[sc34wg3] Which set is the unconstrained scope? (SAM-issue 'scope-unconstrained-rep')

Marc de Graauw sc34wg3@isotopicmaps.org
Fri, 7 Jun 2002 16:55:39 +0200

I have raised an issue in private conversation with Lars on the unconstrained 
scope, now listed as "scope-unconstrained-rep". Description: "How should the 
unconstrained scope be represented? Essentially, it is the scope made up of all 
subjects, that is, the universal set.". I would like to expand on this. (Since 
this is an old issue, it was probably raised by others too.)

The current text of the SAM mentions: "If the scope of a topic characteristic 
assignment is the empty set the statement is considered to have unlimited 
validity, and it is said to be in the unconstrained scope." I remarked that 
this should be the universal set rather than the empty set. (Or rather, since 
scopes consist of topics, it should be the set of all topics.) Lars agreed that 
this was an issue but was concerned about the repercussions for applications. 
When an iteration over the elements of a scope is defined, this would imply an 
interation over the universal set, which is not desirable.

The current positions on what the unconstrained scope is are:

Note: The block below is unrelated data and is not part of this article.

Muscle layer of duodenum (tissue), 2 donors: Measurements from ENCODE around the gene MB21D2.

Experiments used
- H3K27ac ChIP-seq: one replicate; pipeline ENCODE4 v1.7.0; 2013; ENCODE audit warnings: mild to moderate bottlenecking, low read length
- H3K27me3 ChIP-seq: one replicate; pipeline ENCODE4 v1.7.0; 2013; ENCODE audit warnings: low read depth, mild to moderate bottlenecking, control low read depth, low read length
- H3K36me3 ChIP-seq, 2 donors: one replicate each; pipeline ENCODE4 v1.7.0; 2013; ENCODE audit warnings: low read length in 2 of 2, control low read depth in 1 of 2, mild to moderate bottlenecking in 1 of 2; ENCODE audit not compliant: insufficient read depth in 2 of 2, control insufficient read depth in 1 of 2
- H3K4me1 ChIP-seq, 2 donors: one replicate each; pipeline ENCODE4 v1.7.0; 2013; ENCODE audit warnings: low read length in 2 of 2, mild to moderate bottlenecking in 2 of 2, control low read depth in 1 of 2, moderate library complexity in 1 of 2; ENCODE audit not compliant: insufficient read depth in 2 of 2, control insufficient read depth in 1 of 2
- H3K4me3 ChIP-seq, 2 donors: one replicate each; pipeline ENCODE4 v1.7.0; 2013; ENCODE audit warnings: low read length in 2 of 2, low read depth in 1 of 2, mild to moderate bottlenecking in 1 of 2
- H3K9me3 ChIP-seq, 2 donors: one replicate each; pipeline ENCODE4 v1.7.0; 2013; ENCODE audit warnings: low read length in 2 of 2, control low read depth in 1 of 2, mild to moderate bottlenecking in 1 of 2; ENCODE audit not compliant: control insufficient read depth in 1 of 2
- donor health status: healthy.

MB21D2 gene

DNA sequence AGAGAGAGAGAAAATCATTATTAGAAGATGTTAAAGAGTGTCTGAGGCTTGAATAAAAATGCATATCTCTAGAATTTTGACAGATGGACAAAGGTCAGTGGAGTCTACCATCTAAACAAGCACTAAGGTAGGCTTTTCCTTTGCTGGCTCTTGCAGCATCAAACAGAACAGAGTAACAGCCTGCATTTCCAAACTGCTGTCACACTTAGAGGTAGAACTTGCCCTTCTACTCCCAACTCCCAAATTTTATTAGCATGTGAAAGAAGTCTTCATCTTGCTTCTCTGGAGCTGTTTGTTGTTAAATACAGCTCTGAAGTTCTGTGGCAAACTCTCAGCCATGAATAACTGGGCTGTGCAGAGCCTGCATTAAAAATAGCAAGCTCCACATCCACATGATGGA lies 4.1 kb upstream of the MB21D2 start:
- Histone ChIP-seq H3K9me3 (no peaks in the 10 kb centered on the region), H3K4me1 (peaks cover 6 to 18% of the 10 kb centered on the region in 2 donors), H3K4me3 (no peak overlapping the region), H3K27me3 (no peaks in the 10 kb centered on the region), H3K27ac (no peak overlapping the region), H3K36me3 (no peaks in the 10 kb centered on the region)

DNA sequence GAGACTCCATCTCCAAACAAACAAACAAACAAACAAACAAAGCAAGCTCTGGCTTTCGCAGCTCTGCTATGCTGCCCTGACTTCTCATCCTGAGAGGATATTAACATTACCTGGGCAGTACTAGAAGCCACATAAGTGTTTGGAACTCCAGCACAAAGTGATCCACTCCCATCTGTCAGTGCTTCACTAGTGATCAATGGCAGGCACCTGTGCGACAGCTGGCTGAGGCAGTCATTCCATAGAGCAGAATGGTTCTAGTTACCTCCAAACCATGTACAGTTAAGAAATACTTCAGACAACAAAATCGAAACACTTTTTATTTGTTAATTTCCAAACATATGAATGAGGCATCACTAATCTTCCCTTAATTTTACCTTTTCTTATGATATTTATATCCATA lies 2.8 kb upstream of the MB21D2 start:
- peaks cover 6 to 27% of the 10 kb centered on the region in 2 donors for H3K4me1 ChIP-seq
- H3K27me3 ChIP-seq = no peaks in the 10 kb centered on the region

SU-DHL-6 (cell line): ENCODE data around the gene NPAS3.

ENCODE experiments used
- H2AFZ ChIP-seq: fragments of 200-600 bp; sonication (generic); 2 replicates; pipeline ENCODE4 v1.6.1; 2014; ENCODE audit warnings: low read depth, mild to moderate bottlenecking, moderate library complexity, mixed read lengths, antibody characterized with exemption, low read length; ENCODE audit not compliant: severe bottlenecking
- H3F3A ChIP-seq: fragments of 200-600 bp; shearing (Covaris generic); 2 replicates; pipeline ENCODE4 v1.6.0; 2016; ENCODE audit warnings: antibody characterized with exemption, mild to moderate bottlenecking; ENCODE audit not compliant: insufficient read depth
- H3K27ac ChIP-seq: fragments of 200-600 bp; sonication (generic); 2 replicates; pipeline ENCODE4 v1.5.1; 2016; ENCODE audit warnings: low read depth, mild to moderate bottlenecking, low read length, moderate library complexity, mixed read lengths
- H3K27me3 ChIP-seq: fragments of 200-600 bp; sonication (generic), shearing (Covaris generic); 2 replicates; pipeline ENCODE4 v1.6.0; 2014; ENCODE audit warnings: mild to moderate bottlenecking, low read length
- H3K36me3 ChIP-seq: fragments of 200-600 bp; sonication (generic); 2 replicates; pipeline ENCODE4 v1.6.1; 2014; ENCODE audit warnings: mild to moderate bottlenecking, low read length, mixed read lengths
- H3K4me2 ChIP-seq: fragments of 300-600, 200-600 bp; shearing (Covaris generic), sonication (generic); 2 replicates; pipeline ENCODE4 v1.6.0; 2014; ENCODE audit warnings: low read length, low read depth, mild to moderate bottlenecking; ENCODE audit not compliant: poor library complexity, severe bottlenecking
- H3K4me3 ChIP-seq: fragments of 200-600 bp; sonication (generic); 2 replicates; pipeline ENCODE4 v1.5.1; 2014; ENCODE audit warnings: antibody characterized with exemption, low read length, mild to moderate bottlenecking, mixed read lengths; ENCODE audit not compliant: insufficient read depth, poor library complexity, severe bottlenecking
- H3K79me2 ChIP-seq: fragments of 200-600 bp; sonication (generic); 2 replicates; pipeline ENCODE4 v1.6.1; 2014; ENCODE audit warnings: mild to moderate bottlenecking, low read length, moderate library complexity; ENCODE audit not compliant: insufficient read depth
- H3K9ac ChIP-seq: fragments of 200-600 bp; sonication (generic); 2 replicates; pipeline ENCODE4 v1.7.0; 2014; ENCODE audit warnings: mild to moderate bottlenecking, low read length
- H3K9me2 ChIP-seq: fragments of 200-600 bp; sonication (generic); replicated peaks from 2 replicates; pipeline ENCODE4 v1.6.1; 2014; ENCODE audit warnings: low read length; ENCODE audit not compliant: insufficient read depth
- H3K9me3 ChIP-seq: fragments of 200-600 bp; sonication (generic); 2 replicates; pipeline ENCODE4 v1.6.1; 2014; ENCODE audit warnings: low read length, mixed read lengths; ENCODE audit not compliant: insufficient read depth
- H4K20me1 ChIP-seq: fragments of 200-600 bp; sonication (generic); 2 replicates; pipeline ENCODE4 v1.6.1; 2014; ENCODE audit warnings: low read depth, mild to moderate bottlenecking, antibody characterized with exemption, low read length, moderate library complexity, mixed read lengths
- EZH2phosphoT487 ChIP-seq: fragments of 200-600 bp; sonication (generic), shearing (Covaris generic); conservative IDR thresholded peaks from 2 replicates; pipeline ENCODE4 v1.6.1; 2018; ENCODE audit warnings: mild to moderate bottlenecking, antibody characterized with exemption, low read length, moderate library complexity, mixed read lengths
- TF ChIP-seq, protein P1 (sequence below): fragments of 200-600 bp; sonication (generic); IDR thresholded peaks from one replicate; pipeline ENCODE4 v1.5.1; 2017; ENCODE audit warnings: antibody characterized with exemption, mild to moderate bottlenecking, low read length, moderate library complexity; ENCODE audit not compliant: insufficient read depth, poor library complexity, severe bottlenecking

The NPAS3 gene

- ISO 13250: all the topics in the entire topic map  ("This International 
Standard does not require that scopes be specified explicitly. If the scope of 
a topic characteristic assignment is not explicitly specified via one or more 
scope attributes, the scope within which the topic characteristic applies to 
the topic includes all the topics in the entire topic map; this special scope 
is called the unconstrained scope.")
- XTM: does not say anything about which set the unconstrained scope 
represents. ("Every characteristic has a scope, which may be specified either 
explicitly, as a set of topics, or implicitly, in which case it is known as the 
unconstrained scope. Assignments made in the unconstrained scope are always 
- PMTM4: The scope comprised of the null set of topics -- the "no-topic" scope
- DRM: nothing, scope is for the SAM
- SAM: the empty set, see above

The ISO 13250 defintion is strange, since the unconstrained scope here is